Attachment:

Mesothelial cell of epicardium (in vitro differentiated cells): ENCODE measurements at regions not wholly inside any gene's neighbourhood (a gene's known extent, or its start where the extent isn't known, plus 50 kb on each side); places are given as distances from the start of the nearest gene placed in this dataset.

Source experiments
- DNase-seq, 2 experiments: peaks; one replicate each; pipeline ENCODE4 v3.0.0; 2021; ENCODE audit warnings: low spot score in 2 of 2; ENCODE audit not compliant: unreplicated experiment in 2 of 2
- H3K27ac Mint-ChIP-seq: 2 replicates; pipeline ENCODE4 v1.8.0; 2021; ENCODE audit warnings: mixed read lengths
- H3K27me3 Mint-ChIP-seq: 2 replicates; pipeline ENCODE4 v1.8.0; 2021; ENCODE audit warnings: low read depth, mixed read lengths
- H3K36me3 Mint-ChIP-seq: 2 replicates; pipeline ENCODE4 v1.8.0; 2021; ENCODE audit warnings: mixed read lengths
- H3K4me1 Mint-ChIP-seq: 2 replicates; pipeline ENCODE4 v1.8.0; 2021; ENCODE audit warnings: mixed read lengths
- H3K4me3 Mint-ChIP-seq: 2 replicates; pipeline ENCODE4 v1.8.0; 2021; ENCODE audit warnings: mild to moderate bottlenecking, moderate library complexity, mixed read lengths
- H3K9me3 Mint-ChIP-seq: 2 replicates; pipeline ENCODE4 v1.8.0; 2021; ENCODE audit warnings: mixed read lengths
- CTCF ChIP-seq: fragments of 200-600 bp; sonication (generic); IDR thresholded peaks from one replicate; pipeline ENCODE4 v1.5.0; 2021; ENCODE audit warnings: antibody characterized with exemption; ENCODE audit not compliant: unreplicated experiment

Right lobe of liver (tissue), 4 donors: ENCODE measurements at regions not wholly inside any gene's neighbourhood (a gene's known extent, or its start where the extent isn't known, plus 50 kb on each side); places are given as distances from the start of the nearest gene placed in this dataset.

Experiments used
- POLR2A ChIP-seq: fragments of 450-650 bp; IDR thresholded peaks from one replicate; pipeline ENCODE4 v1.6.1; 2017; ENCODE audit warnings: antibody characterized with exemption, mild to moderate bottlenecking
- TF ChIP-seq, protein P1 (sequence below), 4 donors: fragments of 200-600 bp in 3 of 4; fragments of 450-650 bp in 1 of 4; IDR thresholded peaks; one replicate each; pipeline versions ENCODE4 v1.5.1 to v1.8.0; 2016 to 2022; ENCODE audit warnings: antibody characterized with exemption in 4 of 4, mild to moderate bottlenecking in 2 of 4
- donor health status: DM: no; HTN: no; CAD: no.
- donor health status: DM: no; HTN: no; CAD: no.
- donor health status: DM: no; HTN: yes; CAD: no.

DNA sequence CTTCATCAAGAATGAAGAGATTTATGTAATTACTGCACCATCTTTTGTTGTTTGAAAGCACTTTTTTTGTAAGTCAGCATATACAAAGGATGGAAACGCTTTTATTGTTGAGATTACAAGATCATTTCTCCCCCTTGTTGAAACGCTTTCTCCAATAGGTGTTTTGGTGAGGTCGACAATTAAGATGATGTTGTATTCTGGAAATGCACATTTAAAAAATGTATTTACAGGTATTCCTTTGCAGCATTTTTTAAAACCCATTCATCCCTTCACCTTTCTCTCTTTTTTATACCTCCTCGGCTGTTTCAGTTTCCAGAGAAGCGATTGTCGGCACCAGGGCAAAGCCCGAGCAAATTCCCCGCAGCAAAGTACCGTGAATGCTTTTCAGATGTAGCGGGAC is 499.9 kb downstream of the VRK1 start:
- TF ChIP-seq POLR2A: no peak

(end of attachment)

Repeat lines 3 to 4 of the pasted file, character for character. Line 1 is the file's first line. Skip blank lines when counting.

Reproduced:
- DNase-seq, 2 experiments: peaks; one replicate each; pipeline ENCODE4 v3.0.0; 2021; ENCODE audit warnings: low spot score in 2 of 2; ENCODE audit not compliant: unreplicated experiment in 2 of 2
- H3K27ac Mint-ChIP-seq: 2 replicates; pipeline ENCODE4 v1.8.0; 2021; ENCODE audit warnings: mixed read lengths